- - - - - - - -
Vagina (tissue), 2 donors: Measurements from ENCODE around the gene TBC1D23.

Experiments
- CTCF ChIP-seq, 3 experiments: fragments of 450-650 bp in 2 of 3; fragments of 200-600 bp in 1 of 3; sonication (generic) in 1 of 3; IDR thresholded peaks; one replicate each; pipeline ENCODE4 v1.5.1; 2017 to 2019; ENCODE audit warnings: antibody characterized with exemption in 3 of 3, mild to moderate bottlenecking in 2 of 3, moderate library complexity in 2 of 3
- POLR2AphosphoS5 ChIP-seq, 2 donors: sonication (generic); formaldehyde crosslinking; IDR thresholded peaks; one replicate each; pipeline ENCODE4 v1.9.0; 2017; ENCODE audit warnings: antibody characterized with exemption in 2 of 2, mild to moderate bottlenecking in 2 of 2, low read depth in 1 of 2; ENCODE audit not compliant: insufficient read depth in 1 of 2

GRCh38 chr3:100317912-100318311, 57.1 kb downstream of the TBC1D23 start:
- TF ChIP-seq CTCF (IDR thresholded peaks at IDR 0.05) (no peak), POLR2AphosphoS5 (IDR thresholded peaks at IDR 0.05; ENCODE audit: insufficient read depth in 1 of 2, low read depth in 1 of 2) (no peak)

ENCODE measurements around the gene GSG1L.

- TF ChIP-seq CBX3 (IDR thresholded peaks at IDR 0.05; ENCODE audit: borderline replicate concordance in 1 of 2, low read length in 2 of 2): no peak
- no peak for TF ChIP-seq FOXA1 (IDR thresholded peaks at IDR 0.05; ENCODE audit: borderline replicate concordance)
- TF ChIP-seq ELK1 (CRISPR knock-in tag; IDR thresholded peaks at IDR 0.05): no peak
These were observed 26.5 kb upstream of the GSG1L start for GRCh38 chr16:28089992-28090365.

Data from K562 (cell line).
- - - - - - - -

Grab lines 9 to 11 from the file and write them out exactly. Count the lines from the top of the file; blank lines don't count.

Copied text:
- no peak for TF ChIP-seq FOXA1 (IDR thresholded peaks at IDR 0.05; ENCODE audit: borderline replicate concordance)
- TF ChIP-seq ELK1 (CRISPR knock-in tag; IDR thresholded peaks at IDR 0.05): no peak
These were observed 26.5 kb upstream of the GSG1L start for GRCh38 chr16:28089992-28090365.